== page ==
Mr. Brown's childhood and early youth were spent at his father's home in Bedford. He was educated at McCabe's School and at the University of Virginia. In both of these institutions he was prominent in athletics and very popular among his fellow students. He left the University without taking a degree, married Miss Cassie Dallas Tucker, of Richmond, and took up farming on the family estate in Bedford.

Intensely interested in the advancement of agriculture, he soon became a member of the executive committee of the Farmers' Assembly, the forerunner of the Farmers' Alliance. In this capacity he urged the importance of putting the State Agricultural and Mechanical College, now the Virginia Polytechnic Institute, into the hands of practical farmers and mechanics to the end that it might be made a vital and effective force in the development of Virginia's resources. In March, 1890, he was appointed to the board of visitors of the college. He served as a visitor continuously until 1896. In 1891-1892 he represented Bedford County in the Legislature, and in 1892 he was an elector for the Sixth Congressional District on the Cleveland ticket. He was reappointed in 1898 to the V. P. I. board of visitors, and was elected its rector when the late Captain C. E. Vawter resigned.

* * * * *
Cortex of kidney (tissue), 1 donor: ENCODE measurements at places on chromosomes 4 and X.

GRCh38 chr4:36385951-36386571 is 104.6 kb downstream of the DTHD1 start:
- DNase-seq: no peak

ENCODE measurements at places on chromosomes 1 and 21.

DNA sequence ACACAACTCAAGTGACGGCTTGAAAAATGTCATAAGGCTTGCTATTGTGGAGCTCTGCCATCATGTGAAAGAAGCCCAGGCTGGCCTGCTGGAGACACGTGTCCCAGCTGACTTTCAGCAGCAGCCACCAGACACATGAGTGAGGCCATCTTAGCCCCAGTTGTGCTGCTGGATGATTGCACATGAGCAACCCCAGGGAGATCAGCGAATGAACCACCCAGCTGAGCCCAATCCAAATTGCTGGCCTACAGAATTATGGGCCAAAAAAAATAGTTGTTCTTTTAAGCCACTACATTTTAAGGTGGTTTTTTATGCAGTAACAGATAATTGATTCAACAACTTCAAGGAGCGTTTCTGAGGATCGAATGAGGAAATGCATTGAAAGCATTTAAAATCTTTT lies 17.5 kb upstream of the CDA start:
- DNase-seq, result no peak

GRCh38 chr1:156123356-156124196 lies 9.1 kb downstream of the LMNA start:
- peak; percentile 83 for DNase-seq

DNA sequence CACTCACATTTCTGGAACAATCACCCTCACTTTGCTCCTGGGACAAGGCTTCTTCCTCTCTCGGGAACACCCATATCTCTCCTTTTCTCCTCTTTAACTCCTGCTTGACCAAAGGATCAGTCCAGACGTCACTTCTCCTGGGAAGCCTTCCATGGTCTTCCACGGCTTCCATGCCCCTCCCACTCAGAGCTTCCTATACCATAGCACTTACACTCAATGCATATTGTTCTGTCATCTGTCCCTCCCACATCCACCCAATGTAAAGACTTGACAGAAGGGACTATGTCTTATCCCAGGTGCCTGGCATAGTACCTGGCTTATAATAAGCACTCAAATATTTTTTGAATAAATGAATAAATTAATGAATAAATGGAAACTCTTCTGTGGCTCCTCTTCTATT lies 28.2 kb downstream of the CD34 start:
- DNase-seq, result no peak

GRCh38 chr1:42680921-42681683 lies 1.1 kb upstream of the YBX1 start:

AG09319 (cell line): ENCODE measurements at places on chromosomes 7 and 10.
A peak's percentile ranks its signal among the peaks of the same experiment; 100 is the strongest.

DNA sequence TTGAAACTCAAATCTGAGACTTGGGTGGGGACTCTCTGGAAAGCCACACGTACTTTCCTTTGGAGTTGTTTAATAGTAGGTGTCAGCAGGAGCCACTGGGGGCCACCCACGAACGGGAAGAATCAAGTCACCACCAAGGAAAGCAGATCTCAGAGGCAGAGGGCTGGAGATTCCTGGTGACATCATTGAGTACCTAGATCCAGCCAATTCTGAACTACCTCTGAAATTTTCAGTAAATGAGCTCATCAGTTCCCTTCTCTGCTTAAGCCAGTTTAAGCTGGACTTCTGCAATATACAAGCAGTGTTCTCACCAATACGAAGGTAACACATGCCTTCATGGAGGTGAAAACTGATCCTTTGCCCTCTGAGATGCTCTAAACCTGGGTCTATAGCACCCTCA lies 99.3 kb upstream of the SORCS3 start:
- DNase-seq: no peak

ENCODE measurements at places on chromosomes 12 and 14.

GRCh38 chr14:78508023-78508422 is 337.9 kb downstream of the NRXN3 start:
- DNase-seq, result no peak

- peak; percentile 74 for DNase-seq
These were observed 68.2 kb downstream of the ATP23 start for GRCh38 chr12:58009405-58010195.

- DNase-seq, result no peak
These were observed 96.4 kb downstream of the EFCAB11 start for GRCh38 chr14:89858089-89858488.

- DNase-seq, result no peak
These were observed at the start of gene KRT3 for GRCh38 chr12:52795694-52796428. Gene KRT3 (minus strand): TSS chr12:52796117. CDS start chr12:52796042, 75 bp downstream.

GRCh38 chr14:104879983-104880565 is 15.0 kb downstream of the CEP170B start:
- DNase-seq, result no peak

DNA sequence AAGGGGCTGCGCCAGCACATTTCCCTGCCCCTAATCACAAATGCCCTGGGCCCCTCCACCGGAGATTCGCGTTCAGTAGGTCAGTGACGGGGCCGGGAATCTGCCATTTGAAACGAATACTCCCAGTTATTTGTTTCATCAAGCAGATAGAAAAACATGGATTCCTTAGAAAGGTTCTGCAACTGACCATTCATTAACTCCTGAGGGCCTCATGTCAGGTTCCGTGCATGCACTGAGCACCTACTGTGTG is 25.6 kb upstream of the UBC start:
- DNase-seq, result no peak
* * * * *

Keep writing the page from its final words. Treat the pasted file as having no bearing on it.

Writing May 3d, 1901, Captain Vawter spoke of his successor. In the following terms: "Mr. John Thompson Brown was associated with me several years on the board of visitors of the Virginia Polytechnic Institute. There I learned to know him well and to appreciate his worth. I found him to be a man of sterling integrity, high character, and firmness of purpose. He is slow to come to a decision. He weighs carefully both sides of a question. But, when he decides what is right, he adheres to it, let the consequences be what they may. He acts from principle, not policy. As a State official, he is always true to his trust. While always generous, kind, and true to his friends, he never seeks the advancement of anyone at the expense of the State. He is a delightful social companion, a true friend, a faithful officer, and a Christian gentleman. The present prosperity of the college is largely due to his faithfulness and firmness."